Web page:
Prior to jetting over to the Empire State of the South, Dan spent five months preparing the LP in a windowless Liverpool city centre studio. ‘It was horrible’ he says, visibly shuddering at the memory. ‘That was the only place I could do it, I was trying to do it from home, but then kind of made myself a bit ill working from the bottom of my bed cos shitting where you’re eating is not a healthy process!’ he laughs.

‘To have this other room, to walk there gave you this other mentality of ‘I’m gonna have a productive day, I’m gonna go to the studio, I’m gonna do this’ so I hired a rehearsal room for about five months and with all the instruments in there and that’s where I wrote everything really. I hadn’t written stuff before on tour, none of it existed outside of that five months’.

‘On the first album it was two to four years on some songs before I’d even got into the studio. As cool as that was it was a bit of a mixtape of how I’d developed, but this was my effort at doing a quite a disciplined album. It was ‘I’ve got five months to write, two months to record, I’m gonna play all the instruments, that’s it. I felt like I had to go to a different country, do something completely new, the overwhelming thought process was that it had to be outside my comfort zone. Get out, play everything, with people I don’t know, who aren’t my best mates, people who need to make money from it, a bit of healthy pressure’.

‘I’d written maybe 22 to 24 demos and of them I probably picked about 15’ Dan explains. ‘Of those I’d worked as hard as I could on them, until the point where I need outside help, they weren’t just me and an acoustic guitar, I’d worked really hard on tracking them myself, trying to get ahead production-wise. I sat down with Ben on the first day, listened to them all, chatted about what we liked, what we disliked’

‘The album’s 10 tracks and I’m really chuffed with them. Some of my original elements are on there, guitars and percussion. That means a lot to me that I did it in Liverpool on my own, they managed to stand the test of producer and time. My weakness with it was recording drums. I needed a lot of help with that, so the first port of call was to pick the songs, chuck my drums in the trash and record new ones. It was straight in at the deep end, straight on the drums in the heat’.

Given that you were already playing all the other instruments wasn’t there a temptation to get a sticksman in? ‘No, I love playing drums’ Dan says. ‘I’m just competitive really, I always want to better myself. I love playing the instruments, I know other people could play them better, but that drives me to do more. I just wanted to say I did everything on an album. It doesn’t have to be that for future albums, but I wanted that one to be. Especially after a rough few years and being dropped, team members being renewed, it was that thing of being a little bit scarred and I didn’t wanna rely on people too much’.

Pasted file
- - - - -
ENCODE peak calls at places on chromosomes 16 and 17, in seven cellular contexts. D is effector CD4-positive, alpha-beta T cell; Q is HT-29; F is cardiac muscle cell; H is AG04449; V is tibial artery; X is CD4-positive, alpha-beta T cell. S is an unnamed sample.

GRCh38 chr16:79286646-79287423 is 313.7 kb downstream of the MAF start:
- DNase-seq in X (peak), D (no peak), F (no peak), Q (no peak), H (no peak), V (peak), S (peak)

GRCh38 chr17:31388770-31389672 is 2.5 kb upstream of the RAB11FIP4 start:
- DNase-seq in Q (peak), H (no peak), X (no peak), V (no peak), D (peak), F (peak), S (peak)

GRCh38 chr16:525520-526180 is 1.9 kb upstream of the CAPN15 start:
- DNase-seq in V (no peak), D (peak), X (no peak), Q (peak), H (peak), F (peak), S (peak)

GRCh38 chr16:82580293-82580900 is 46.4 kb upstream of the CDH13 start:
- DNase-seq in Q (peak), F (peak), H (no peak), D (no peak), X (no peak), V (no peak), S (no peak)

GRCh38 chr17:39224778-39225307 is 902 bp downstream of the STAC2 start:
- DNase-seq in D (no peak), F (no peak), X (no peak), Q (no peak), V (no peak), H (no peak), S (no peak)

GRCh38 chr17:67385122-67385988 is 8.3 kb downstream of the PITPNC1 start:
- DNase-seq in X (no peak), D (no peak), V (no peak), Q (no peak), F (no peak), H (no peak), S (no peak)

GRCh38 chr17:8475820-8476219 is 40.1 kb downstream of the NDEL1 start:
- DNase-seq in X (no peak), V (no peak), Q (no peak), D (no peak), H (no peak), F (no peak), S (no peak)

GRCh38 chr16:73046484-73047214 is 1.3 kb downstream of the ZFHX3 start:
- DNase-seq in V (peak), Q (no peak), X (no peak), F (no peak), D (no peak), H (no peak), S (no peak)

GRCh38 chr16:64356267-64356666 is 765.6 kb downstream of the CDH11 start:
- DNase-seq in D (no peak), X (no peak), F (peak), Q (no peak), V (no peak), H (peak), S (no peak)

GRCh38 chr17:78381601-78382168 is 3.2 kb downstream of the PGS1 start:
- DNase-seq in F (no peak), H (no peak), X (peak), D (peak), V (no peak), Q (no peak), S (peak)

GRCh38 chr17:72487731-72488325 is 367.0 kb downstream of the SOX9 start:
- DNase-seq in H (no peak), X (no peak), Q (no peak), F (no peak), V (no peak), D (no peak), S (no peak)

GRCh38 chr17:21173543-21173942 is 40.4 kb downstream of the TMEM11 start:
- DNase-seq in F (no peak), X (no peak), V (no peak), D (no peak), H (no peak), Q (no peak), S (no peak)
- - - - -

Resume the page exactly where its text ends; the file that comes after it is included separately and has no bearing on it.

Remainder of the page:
‘It was a bit of a mission for me to be self-sufficient, even though I’ve still obviously signed to a big label, still in the machine. I just wanted to feel like I’d created it without it being diluted or influenced by others’. The experience sounds quite cathartic in a way. ‘Yeah, it was’ Dan nods. ‘It was a weird kind of healing process I guess, it was healthy’.

Initial signs from the set are highly promising, with superb, first single One Of Us, and his finest 45 to date, slinky R n’ B inspired cut Swim, assisted by fellow Liverpool resident, Rebecca Hawley of Stealing Sheep. ‘I wondered how it would sound with female vocals and thought ‘I’ll ask Becky’. She just completely took it to another level, before it was just my vocals and it blew it out the water instantly, I was like ‘Shit, that sounds amazing’’. The kinky alternately ennui laden video meanwhile was inspired by Ben Wheatley’s sumptuous if baffling adaptation of JG Ballard’s 1974 novel High Rise. That was definitely an influence, as much as I don’t get that film, it was visually stunning’ Dan states.

The creation of Swim in particular gives an insight into Dan’s current working methods, inspired by the M.O. of many hip-hop acts. ‘We didn’t have a drumkit in the studio at that point, it was a beat from a Tribe Called Quest track that they’d sampled. I found that sample, turned it into Swim then replaced the drums afterwards. I will write songs without any idea what it’s about or any lyric or any melody, for me it’s always got to be the rhythm section, the foundation of drums and percussion. Without that I don’t commit to a song. There’s probably been one, maybe two exceptions to that. The whole rhythm element of this album is the most important thing to me, making sure each song is strong rhythmically. It’s a heavier album because of that I think’.